the greatest of these is love

I was up early this morning with Ben, who didn’t sleep easily last night.I confess I ate collard greens and he didn’t like them at all. Sitting in the dark bedroom while he nursed, I flicked on my iPod to pray Lauds. Then I turned to the Mass readings for the day.

Today has some wonderful readings. Some days I read the readings and I think Ok. Well that was an exercise that I’m sure benefited me spiritually. But I don’t get it. Other days it seems every word is outlined with fire, blazing with import. I know, I know if only I had eyes, every word of scripture is a word from the mouth of God, is a manifestation of the Word; but that isn’t how life really works. Much of the time we just don’t see. So this is what burned for me in the pre-dawn quiet this morning while everyone else slept.

First, from the beginning of Jeremiah: The word of the LORD came to me thus: Before I formed you in the womb I knew you, before you were born I dedicated you, a prophet to the nations I appointed you. Always one of my favorite verses. Motherhood has made this even more precious. Months of contemplating the personhood and divine calling of these little ones in the womb. Known by him before I even guessed they existed.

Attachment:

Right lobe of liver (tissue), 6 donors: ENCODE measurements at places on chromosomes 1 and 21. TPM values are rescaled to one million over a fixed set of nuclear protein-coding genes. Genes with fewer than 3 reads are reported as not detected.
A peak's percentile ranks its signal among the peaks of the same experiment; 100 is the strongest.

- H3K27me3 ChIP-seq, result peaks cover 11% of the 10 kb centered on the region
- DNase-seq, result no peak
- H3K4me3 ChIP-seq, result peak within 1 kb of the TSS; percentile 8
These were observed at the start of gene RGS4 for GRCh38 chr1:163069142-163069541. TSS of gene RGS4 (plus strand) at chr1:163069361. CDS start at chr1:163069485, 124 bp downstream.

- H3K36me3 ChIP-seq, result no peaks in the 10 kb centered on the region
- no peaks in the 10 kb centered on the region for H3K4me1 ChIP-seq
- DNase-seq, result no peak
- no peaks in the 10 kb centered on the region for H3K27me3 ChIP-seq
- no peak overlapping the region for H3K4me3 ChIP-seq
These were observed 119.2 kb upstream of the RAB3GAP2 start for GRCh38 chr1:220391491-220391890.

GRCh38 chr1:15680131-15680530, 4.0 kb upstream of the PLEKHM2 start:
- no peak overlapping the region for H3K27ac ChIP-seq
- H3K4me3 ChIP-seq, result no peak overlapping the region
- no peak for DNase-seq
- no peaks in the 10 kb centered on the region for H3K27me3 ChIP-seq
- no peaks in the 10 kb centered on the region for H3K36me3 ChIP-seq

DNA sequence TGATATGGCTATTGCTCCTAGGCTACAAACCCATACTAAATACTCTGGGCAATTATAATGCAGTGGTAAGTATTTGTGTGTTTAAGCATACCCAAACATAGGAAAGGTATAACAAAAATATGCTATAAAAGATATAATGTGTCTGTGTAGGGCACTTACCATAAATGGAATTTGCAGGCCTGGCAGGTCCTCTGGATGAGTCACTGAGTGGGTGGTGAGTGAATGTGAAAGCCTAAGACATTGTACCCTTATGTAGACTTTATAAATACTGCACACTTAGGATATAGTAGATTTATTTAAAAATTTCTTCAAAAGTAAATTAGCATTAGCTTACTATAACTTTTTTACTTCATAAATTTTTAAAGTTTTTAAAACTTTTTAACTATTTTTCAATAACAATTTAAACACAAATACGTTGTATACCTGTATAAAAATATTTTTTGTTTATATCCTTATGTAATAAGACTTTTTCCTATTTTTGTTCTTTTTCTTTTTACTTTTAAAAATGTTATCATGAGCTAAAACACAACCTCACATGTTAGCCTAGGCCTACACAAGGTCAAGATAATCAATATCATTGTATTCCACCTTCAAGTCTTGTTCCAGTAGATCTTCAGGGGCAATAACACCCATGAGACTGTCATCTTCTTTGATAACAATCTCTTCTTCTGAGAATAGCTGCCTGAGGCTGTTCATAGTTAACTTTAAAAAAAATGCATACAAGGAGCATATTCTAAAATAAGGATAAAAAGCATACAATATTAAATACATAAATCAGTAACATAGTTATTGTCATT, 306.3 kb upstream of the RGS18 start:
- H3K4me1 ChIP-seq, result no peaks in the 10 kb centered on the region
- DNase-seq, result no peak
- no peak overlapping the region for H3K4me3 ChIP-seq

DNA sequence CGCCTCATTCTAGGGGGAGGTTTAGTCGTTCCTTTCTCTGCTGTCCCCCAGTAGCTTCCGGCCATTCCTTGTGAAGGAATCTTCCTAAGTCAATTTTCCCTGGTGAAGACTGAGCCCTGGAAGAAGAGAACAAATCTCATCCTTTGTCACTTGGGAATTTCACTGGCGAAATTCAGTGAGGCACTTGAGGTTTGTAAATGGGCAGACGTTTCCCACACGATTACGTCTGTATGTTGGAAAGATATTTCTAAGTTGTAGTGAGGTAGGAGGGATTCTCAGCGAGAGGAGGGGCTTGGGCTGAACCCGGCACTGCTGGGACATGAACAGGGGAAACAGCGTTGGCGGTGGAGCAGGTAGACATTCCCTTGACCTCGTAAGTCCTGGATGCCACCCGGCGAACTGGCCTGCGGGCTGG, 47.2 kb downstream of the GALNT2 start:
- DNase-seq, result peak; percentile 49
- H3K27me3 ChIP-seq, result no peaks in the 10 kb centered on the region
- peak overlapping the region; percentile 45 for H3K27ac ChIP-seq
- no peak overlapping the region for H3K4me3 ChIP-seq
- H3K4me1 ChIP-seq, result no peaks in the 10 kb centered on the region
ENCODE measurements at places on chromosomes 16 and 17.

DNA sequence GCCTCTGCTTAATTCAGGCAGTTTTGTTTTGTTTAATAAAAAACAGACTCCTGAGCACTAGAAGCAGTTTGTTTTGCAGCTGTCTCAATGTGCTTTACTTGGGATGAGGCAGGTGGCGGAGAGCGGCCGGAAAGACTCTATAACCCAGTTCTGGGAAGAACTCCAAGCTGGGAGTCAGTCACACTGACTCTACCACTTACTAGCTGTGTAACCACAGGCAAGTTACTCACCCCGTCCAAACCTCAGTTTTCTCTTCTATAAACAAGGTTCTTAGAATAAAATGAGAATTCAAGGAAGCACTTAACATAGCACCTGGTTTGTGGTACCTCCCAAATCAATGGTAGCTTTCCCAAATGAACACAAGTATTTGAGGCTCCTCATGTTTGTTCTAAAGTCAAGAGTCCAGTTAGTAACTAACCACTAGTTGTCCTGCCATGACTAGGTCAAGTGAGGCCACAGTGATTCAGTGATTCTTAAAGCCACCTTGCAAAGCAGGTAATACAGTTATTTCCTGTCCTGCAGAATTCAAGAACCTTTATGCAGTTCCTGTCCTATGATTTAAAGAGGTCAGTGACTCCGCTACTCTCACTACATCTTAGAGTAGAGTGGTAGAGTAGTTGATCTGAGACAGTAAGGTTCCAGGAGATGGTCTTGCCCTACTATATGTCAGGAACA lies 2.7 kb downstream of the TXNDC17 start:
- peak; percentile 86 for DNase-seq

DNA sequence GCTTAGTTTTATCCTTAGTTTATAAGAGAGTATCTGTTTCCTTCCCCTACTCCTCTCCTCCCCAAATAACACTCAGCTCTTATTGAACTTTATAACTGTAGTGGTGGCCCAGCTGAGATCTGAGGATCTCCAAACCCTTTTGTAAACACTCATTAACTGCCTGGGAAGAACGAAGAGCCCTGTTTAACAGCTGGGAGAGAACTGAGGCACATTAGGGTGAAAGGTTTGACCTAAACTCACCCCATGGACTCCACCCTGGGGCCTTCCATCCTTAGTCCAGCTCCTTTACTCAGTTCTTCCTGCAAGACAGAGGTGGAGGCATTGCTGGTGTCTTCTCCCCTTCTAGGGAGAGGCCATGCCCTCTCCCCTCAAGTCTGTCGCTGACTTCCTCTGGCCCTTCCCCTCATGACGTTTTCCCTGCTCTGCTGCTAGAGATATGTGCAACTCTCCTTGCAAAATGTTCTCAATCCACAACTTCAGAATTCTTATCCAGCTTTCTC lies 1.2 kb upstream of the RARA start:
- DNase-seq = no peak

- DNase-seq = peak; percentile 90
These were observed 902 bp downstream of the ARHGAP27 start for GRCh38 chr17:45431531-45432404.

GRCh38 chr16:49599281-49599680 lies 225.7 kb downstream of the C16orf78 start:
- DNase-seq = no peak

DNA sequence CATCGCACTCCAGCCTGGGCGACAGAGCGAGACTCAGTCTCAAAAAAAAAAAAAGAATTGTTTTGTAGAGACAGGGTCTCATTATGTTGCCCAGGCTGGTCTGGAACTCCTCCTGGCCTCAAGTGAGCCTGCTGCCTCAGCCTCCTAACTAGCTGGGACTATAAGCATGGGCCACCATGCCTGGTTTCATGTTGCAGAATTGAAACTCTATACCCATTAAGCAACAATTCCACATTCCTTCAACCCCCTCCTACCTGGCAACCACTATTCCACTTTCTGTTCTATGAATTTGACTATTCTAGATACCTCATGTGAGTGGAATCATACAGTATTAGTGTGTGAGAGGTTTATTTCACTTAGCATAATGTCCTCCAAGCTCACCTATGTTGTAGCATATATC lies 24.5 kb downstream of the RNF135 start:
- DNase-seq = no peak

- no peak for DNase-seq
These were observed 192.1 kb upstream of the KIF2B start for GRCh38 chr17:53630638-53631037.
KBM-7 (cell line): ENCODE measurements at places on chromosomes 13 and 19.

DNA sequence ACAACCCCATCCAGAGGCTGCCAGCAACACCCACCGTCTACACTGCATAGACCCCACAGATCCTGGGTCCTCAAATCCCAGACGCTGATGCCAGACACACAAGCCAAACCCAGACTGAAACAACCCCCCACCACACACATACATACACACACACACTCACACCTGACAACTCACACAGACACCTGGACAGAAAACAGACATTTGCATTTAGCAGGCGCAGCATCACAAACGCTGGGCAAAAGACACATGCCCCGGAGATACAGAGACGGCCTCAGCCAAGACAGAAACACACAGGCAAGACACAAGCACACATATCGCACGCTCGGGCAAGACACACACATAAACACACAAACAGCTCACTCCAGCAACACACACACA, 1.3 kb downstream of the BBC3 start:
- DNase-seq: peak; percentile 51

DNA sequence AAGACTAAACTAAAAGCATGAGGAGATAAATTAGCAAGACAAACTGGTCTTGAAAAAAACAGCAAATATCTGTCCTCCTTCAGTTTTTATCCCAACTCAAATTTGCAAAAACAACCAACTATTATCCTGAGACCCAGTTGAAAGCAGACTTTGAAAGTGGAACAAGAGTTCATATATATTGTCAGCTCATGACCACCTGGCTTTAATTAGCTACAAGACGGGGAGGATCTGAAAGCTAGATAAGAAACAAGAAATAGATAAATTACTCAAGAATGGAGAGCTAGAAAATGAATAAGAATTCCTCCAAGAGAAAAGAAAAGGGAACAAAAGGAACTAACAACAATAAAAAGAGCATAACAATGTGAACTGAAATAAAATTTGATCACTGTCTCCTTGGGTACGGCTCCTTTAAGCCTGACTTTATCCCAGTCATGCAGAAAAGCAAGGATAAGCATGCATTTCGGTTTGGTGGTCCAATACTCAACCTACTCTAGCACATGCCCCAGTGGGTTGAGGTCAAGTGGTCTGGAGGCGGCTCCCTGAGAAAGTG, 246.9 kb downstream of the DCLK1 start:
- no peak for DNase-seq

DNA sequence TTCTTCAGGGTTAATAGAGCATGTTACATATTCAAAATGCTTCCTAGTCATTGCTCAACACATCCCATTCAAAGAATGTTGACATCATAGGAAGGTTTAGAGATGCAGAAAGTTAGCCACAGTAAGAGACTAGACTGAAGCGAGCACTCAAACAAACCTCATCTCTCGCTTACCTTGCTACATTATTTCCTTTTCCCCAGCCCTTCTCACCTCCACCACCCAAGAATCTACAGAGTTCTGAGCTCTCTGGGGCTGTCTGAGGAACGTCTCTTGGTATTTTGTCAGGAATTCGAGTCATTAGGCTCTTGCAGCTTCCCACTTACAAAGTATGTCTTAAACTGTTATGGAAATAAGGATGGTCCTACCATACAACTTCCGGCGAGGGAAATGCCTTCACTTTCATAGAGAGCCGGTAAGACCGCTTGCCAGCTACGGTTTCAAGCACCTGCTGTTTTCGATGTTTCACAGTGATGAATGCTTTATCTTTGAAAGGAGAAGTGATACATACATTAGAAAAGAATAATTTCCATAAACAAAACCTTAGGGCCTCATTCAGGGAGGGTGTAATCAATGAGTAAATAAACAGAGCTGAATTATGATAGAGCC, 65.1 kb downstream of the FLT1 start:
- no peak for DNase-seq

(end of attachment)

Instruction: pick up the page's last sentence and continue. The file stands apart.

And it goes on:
Then the psalm echoes and expands the idea:

You are my hope, Lord; my trust, GOD, from my youth.
On you I depend since birth; from my mother’s womb you are my strength; my hope in you never wavers.
My mouth shall proclaim your just deeds, day after day your acts of deliverance, though I cannot number them all.
God, you have taught me from my youth; to this day I proclaim your wondrous deeds.

Then the second reading convicts me through and through, a searchlight in my soul, finding all the grimy fingerprints below the light switch, the dusty corners behind the doors, the icky bits behind the toilet. The long form, not the abbreviated version we later hear at Mass. Somehow creeping up on the “Love is patient, love is kind” this way, hearing the words leading up to them, framing them and giving them context, makes me hear them in a totally different way: